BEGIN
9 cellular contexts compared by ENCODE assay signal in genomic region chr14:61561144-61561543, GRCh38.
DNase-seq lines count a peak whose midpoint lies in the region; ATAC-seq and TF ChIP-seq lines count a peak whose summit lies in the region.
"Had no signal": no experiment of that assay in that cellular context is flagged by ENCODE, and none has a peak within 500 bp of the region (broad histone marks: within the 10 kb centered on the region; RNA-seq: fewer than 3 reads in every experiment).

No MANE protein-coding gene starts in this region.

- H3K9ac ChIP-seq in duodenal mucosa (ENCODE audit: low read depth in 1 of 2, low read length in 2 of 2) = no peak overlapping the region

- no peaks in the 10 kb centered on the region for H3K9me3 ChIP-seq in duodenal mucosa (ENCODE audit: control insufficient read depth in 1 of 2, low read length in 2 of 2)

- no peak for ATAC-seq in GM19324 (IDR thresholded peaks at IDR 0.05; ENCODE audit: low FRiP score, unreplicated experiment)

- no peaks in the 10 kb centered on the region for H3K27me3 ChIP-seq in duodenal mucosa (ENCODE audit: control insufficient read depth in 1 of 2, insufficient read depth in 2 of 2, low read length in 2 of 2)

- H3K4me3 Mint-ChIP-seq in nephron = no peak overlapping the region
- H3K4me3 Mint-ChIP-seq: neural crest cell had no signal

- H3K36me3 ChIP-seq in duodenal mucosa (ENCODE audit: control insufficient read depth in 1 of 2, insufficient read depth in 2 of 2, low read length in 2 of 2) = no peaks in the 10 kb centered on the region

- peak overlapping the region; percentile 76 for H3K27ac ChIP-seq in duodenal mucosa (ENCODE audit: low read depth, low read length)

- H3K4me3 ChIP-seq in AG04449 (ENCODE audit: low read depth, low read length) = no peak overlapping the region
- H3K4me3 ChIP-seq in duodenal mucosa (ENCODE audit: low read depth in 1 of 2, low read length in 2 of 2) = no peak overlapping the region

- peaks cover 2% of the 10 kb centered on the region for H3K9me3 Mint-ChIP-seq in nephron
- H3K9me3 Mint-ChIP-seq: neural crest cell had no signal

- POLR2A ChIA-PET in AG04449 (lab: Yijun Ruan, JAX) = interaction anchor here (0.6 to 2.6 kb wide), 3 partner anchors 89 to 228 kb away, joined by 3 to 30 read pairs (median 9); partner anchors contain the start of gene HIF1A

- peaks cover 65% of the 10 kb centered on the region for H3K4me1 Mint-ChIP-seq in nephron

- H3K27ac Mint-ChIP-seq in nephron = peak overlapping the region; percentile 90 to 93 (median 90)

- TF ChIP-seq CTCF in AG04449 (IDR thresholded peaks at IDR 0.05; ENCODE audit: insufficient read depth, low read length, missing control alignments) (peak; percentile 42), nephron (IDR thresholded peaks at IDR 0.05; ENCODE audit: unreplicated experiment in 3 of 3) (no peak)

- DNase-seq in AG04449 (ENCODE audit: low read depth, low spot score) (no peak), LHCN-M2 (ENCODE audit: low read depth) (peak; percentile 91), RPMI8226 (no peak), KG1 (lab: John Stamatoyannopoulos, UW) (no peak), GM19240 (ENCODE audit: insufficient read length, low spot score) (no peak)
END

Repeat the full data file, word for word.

9 cellular contexts compared by ENCODE assay signal in genomic region chr14:61561144-61561543, GRCh38.
DNase-seq lines count a peak whose midpoint lies in the region; ATAC-seq and TF ChIP-seq lines count a peak whose summit lies in the region.
"Had no signal": no experiment of that assay in that cellular context is flagged by ENCODE, and none has a peak within 500 bp of the region (broad histone marks: within the 10 kb centered on the region; RNA-seq: fewer than 3 reads in every experiment).

No MANE protein-coding gene starts in this region.

- H3K9ac ChIP-seq in duodenal mucosa (ENCODE audit: low read depth in 1 of 2, low read length in 2 of 2) = no peak overlapping the region

- no peaks in the 10 kb centered on the region for H3K9me3 ChIP-seq in duodenal mucosa (ENCODE audit: control insufficient read depth in 1 of 2, low read length in 2 of 2)

- no peak for ATAC-seq in GM19324 (IDR thresholded peaks at IDR 0.05; ENCODE audit: low FRiP score, unreplicated experiment)

- no peaks in the 10 kb centered on the region for H3K27me3 ChIP-seq in duodenal mucosa (ENCODE audit: control insufficient read depth in 1 of 2, insufficient read depth in 2 of 2, low read length in 2 of 2)

- H3K4me3 Mint-ChIP-seq in nephron = no peak overlapping the region
- H3K4me3 Mint-ChIP-seq: neural crest cell had no signal

- H3K36me3 ChIP-seq in duodenal mucosa (ENCODE audit: control insufficient read depth in 1 of 2, insufficient read depth in 2 of 2, low read length in 2 of 2) = no peaks in the 10 kb centered on the region

- peak overlapping the region; percentile 76 for H3K27ac ChIP-seq in duodenal mucosa (ENCODE audit: low read depth, low read length)

- H3K4me3 ChIP-seq in AG04449 (ENCODE audit: low read depth, low read length) = no peak overlapping the region
- H3K4me3 ChIP-seq in duodenal mucosa (ENCODE audit: low read depth in 1 of 2, low read length in 2 of 2) = no peak overlapping the region

- peaks cover 2% of the 10 kb centered on the region for H3K9me3 Mint-ChIP-seq in nephron
- H3K9me3 Mint-ChIP-seq: neural crest cell had no signal

- POLR2A ChIA-PET in AG04449 (lab: Yijun Ruan, JAX) = interaction anchor here (0.6 to 2.6 kb wide), 3 partner anchors 89 to 228 kb away, joined by 3 to 30 read pairs (median 9); partner anchors contain the start of gene HIF1A

- peaks cover 65% of the 10 kb centered on the region for H3K4me1 Mint-ChIP-seq in nephron

- H3K27ac Mint-ChIP-seq in nephron = peak overlapping the region; percentile 90 to 93 (median 90)

- TF ChIP-seq CTCF in AG04449 (IDR thresholded peaks at IDR 0.05; ENCODE audit: insufficient read depth, low read length, missing control alignments) (peak; percentile 42), nephron (IDR thresholded peaks at IDR 0.05; ENCODE audit: unreplicated experiment in 3 of 3) (no peak)

- DNase-seq in AG04449 (ENCODE audit: low read depth, low spot score) (no peak), LHCN-M2 (ENCODE audit: low read depth) (peak; percentile 91), RPMI8226 (no peak), KG1 (lab: John Stamatoyannopoulos, UW) (no peak), GM19240 (ENCODE audit: insufficient read length, low spot score) (no peak)